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Discussion Starter · #1 ·
Yesterday I removed my air dam.
I live in a city (Gothenburg, Sweden) which has a firm belief in speed bumps. On my way out to the freeway I have 13 bumps to pass either direction and driving in silent and suddenly alarming walkers by a strange scraping sound , often both going up and down the bump got me really pi--ed.
Then four more when I get close to work.

But now, ahhh, it is silent as intended.
 

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If most of your driving is "city" with little highway travel there is no downside. But know that you lose some range at freeway speeds. And if your daily commute can be driven on the battery and you can re-charge at work, your lucky.

Enjoy the silence.
 

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Something that isn't mentioned often is the actual function of air dams on ICE cars: to create a low pressure area to draw air through the radiator. Many modern cars are bottom breathers, and the air dam is what they rely on for proper cooling. On the Volt, it's not only the engine coolant that is being cooled up front. If the car didn't need it, it wouldn't be there...
 

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Whenever the air dam scrapes, my wife now pre-emptively says "it's supposed to do that." I'm too addicted to EV range to intentionally do anything that might reduce it.
 

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Something that isn't mentioned often is the actual function of air dams on ICE cars: to create a low pressure area to draw air through the radiator. Many modern cars are bottom breathers, and the air dam is what they rely on for proper cooling. On the Volt, it's not only the engine coolant that is being cooled up front. If the car didn't need it, it wouldn't be there...
GM spends hundreds of hours in the wind tunnel, if there was NO need for that piece of RUBBER GM would not have installed it. GM is all about saving a "buck". So if it's there, there's a reason. But like I have discovered as a long time Corvette owner, owners are better engineers than the designer/manufacture.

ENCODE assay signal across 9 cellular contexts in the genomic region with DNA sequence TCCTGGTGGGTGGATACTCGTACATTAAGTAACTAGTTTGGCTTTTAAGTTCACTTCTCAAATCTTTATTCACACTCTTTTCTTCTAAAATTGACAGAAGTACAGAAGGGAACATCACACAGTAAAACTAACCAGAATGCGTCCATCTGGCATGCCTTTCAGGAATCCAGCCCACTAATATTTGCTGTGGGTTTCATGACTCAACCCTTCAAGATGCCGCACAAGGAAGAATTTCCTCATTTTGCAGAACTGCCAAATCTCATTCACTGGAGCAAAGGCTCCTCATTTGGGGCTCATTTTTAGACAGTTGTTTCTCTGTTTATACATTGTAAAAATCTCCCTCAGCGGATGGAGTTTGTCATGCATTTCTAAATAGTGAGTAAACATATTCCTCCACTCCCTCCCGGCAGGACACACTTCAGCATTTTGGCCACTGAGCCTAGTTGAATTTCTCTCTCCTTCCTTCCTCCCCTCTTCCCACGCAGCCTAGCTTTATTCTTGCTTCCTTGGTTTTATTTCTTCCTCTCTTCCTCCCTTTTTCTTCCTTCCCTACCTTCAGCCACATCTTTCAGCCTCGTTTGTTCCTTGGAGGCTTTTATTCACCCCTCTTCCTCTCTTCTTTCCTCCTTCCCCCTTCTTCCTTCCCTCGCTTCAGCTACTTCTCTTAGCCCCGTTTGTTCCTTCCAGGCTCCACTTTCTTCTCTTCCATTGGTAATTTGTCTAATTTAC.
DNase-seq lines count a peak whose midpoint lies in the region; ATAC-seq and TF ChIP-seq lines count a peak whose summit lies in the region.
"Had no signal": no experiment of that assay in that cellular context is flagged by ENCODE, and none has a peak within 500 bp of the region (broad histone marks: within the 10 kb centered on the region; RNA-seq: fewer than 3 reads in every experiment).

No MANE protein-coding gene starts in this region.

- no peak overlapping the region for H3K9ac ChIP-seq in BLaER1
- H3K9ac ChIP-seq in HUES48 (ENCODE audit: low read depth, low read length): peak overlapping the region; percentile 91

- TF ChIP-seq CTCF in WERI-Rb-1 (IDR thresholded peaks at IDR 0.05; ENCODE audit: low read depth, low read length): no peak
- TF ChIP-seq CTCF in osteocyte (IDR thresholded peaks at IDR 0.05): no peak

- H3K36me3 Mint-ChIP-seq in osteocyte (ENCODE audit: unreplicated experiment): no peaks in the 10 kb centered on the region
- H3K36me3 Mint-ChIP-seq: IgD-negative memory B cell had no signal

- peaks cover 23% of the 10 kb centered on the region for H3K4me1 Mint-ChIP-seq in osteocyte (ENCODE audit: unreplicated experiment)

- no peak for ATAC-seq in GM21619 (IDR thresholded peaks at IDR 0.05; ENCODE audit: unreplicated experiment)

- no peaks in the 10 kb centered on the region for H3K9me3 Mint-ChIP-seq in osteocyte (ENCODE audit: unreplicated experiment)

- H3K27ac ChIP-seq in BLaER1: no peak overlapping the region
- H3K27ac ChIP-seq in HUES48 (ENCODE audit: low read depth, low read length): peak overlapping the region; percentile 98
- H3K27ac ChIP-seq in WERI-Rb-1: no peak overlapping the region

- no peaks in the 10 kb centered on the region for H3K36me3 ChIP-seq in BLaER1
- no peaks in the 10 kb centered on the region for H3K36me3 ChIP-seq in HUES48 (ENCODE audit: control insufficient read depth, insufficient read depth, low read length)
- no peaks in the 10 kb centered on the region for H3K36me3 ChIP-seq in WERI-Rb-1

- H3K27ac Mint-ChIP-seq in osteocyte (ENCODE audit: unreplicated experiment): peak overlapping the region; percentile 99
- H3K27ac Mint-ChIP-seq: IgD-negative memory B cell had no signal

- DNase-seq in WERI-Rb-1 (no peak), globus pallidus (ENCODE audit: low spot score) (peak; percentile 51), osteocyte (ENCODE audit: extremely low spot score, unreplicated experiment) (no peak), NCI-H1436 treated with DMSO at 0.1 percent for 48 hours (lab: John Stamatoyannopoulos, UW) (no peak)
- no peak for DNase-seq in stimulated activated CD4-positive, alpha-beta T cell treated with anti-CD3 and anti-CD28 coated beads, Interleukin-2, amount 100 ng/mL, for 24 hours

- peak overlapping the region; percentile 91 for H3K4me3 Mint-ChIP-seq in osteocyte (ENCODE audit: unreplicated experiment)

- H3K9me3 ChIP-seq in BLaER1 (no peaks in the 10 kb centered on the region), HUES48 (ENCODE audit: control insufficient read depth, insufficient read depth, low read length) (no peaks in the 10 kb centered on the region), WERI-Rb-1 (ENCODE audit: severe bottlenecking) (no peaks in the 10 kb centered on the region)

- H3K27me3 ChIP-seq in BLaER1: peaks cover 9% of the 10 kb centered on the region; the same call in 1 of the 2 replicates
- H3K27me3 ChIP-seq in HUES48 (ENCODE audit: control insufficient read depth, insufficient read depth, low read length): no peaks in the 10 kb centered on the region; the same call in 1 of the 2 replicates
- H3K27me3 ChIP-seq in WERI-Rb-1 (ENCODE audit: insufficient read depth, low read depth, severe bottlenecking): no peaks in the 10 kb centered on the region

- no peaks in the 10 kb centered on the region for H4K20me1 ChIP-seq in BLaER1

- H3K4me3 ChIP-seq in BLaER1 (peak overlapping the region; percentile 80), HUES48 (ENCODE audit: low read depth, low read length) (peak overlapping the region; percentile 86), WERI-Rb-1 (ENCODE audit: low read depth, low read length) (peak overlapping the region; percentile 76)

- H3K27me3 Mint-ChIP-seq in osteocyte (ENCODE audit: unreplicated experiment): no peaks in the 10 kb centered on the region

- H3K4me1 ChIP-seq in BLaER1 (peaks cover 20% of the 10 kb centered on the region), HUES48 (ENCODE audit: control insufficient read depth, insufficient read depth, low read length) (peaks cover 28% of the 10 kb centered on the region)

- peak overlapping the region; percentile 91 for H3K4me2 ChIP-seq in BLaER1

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Yesterday I removed my air dam.
I live in a city (Gothenburg, Sweden) which has a firm belief in speed bumps. On my way out to the freeway I have 13 bumps to pass either direction and driving in silent and suddenly alarming walkers by a strange scraping sound , often both going up and down the bump got me really pi--ed.
Then four more when I get close to work.

But now, ahhh, it is silent as intended.
It looks like you have a 2012. Later Volts (2014 and up?) came with the shorter air dam, which may be worth looking into. It's a relatively easy self-install if you are comfortable with working on cars.
 

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Mine scrapes badly entering and leaving my driveway. I can attack the driveway a little on the oblique, and this reduces the scrape. But, really, the thing is designed to be scraped without damaging it. I take it to be the sound of cleaner air!

I also believe it is an essential part of the car. The thing, after all, is just butt ugly, and seems out of place on an otherwise svelte car. If it wasn't functionally essential, GM surely would have not installed such an ugly, out-of-place looking chunk of recycled rubber.
 

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I took mine off this past week too, couldn't be happier. Finally, no more embarrassing scraping driving in or out of parking, my driveway, or even crossing intersections on the street. I imagine any benefit from it is pretty minimal, especially since it gets separated at either end. I will drive it on the highway to see if I see a noticeable difference, but I imagine it will be too small to adequately detect. The weather cooling from about 70 F in the morning to 45 F in the morning already knocked 10 or 20% off my range, at least until I can get my car back into the garage.